It may just be a matter of a clerical error, a mapping mistake, or an unofficial action that creates the dichotomy, but if the roads are private above the canal, it would seem questionable for the public to pay for a private bridge. If the bridge and roads are actually public, the gates would appear improper.

NOTE–Check the comments below. GUARDIAN Reader Emonn Harter did some cursory on-line research and reports “the property owners served by Thomas Dr. are, Charles W. Fawcett, Rebecca W. Arnold, WDM Trust, Donald C. Barksdale, and Winston H. Moore. Arnold is the ACHD commissioner for the 2nd district and also general counsel for the W.H. Moore Company.”

UPDATE–11/13/18 GUARDIAN readers Tucker and Clancy Anderson shared the following letter they sent to the ACHD commishes today:

Tucker Anderson
Clancy Anderson
November 12, 2018
Ada County Highway District
Board of Commissioners
Garden City, ID
RE: Thomas Drive Bridge Project
President Baker and Commissioners,
We are concerned that an upcoming decision is being rushed thru that may need additional consideration or to allow the public input on the spending of public funds. The project in question is the widening of the Thomas Drive bridge. The agenda item for Wednesday’s meeting does not even have a link to a packet with additional info. Additionally, this project seemed to be added suddenly and does not show up on the ACHD Integrated Five Year Work Plan.

If you are not familiar, this bridge is served by a narrow road that crosses the Ridenbaugh Canal. As you cross the bridge you are met with No Trespassing signs that were posted by ACHD. Once you are across the bridge, there is a T-intersection that has gates on either leg with a multitude of signs warning that this is private property beyond the gates. From all the data posted online, bridge reports and GIS, it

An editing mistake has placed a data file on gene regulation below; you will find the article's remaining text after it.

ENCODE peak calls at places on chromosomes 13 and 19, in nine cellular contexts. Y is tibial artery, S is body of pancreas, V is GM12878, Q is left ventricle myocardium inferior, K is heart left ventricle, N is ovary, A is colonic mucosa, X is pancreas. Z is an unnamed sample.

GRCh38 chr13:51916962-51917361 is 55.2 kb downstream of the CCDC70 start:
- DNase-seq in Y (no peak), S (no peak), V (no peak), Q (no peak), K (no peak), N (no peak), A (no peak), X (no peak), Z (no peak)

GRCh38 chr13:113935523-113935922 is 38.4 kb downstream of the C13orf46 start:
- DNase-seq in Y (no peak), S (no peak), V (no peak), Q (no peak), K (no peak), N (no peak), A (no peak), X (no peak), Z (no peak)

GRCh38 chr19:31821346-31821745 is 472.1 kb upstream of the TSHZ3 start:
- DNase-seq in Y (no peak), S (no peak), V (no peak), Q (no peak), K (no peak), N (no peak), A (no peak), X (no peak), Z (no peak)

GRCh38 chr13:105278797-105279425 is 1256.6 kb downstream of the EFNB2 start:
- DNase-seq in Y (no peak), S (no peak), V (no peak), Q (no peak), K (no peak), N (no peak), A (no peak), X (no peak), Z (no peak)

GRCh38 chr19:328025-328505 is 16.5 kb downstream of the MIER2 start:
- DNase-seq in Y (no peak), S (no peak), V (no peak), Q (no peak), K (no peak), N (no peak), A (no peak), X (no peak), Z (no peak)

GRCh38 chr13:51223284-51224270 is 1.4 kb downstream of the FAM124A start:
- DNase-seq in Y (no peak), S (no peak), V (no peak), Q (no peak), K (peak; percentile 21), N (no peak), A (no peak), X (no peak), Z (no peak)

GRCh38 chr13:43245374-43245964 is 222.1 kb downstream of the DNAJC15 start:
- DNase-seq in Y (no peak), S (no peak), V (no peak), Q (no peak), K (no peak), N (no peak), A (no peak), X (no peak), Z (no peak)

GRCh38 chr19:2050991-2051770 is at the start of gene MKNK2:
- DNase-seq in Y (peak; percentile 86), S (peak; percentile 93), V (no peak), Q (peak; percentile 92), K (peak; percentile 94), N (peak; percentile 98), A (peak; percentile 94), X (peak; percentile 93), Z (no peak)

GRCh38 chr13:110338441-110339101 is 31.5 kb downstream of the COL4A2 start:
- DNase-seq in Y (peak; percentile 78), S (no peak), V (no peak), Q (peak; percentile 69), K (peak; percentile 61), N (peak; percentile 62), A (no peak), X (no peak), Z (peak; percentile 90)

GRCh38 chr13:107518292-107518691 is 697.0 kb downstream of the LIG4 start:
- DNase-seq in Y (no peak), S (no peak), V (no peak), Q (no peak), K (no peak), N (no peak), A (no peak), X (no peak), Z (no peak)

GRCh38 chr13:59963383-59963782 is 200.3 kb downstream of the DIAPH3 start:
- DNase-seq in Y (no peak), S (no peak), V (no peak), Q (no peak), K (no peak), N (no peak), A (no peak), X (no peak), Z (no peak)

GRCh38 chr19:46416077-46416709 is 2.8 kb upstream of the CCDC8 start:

appears this bridge and the road behind the gates are owned by ACHD; yet there was a request to vacate the road in March of 2008 per info retrieved from the City of Boise website. It is unclear if this request to vacate was finalized, but as mentioned prior this road right of way still shows as public. The gate has been across Thomas Drive since at least 2010 but could be earlier based on comments from prior residents as discussed on the Boise Guardian webpage.

Regardless of the status of the road, the estimated cost to widen may not fully account for the true costs of widening the bridge. These include survey and inspection of existing conditions, design/engineering and finally construction costs. The $30,000 budgeted seems to only account for the costs to widen and not any design costs up to date. This number may not reflect the actual cost based on future capacity or current Fire Codes.

While is unclear the current need to widen the bridge, any work that utilizes public funds should plan for future capacity. This is evident on other projects when ACHD is looking past 2030 to ensure adequate capacity. In the 2040 plan, there is a future collector shown that could easily connect to current stubs that are in the subdivision to the south of the properties that are accessed from Thomas Drive.

We would hope the Boise Fire Department has weighed in on several items prior to spending the publics money. The road, turn around, gate width, access and such should also meet the current version of the Fire Codes that are currently enforced.

If the turnaround or road needed to be widened, then those
costs also should be included in the actual costs of the projects.